Analyzing the Results
In the office, Vidal and Geldof used Trimble RealWorks software to process the data obtained by the scanner. The software enables the user to register and manipulate an as-built scene of point-cloud data and provides tools for visualization and analysis. Prior to consolidating the eight scans, the target positions and scanner stations were calculated using the method of least squares. The residuals of adjustment on the target and station positions were less than 2 mm (0.08 in).
When the adjustment and point cloud were complete, Vidal carried out several analyses. He took several primary approaches, including
- analyzing the data/georeferencing of the several-million cloud points;
- analyzing the verticality and roundness of the walls of the tank; and
- studying the correlation between the differential decline of the annular bottom plate and the deformations of the walls.
Vidal also compared the scanning results with data collected using a Trimble VX Spatial Station. The team used the VX as a conventional total station, collecting points and vertical profiles at discrete locations around the tank.
The scanning method of measurement enabled Vidal and Geldof to georeference the measured points in accordance with recommended procedures and to attain the desired precision of measurement. Using the processing software, the team could create horizontal cross sections and compare them against true circles at the same height. They could also create vertical lines at any location and compare measured points against the true vertical line.
Their analysis detected an ovalization of the walls at a height of 6 m (20 ft) above the foot of the tank. Those deformation values were within the admissible tolerance range. The scanner measurements also revealed a correlation between the nominal roundness of the walls and the leveling of the tank base. The analysis concluded that the ovalization of the tank was caused by controlled subsidence of the base, still within acceptable tolerances.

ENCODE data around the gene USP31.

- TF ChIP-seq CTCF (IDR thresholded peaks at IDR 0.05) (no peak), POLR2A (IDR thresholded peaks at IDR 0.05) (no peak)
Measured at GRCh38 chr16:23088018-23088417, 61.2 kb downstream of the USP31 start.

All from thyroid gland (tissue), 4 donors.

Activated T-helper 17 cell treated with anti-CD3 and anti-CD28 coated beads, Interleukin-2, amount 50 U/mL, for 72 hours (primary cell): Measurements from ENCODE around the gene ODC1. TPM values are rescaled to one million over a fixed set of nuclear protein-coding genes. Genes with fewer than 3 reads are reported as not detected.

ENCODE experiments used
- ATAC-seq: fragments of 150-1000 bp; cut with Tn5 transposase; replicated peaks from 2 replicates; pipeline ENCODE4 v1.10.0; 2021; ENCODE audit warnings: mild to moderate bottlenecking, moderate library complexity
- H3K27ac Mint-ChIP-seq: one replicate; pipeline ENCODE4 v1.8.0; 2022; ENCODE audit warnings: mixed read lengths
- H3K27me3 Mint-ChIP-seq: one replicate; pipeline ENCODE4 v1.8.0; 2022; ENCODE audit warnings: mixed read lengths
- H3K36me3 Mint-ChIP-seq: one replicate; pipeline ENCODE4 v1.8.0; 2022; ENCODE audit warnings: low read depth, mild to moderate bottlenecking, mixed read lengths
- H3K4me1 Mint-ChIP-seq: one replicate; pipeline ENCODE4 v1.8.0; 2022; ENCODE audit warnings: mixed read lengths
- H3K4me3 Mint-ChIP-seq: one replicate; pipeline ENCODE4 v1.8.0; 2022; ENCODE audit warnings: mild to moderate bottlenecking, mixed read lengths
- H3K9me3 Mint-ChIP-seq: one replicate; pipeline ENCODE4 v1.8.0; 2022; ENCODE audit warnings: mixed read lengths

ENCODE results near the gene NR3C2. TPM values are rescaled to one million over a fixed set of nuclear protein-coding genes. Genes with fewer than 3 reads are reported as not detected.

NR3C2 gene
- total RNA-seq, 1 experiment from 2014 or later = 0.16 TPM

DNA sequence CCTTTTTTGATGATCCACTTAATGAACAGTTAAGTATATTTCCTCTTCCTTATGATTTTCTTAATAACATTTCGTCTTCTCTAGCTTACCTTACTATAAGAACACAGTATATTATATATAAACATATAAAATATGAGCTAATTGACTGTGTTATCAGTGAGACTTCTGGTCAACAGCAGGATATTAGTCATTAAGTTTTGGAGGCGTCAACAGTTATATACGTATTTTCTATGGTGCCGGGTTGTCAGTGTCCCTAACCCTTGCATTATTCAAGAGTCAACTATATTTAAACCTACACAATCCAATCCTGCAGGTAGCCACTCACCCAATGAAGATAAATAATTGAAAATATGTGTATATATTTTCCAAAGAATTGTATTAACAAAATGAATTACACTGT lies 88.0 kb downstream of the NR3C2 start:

It became apparent that high-precision measurement is needed for determining the differences in height that define the base tilt. The precise data is needed to estimate the roundness that can result from subsidence or slight tilts of the base. Another correlation was found between the differential declines of the annular bottom plate and deformations of the walls on the same vertical line.
The measurements taken by the scanner provided millimeter precision. The detected deformations were only several centimeters, the majority being completely logical and the others in compliance with the set tolerances. The scanner and resulting point cloud allowed cross sections and vertical profiles to be taken at any location on the tank. By contrast, measurements using a conventional total station can collect vertical profiles at only a few locations around the tank.
“Possible important deformations may exist between the vertical profiles measured using the total station, and we would not detect them,” Vidal explained. “We are very interested in prioritizing use of the 3D scanner, whose advantage is the great density of the points that can be obtained from it. This enables us to measure elements between the vertical profiles that are not covered by the total station.”
Vidal believes that TEC/GEO can use the 3D scanner to measure during the construction of new storage tanks. The data will create an internal repository of the original dimensions of the tanks. He recommends the use of scanning on existing storage facilities, as well.
Vidal sees scanning and total stations as complementary. “At some of our facilities, laser scanning technology is not yet systematically present,” he said. “In these locations where high accuracy is required with no need for high point density, we use a total station and focus on potential deformations that foreseeably would have been observable with a scanner during construction of the tank.” In this case, more detailed and systematic measurements will be necessary, providing full proof that total stations and 3D laser scanning each has its place in today’s industry.
Jean-Paul Rey is a freelance journalist and translator living in France. Prior to doing freelance, Rey was chief editor for 10 years at the two largest communications consulting agencies in Paris.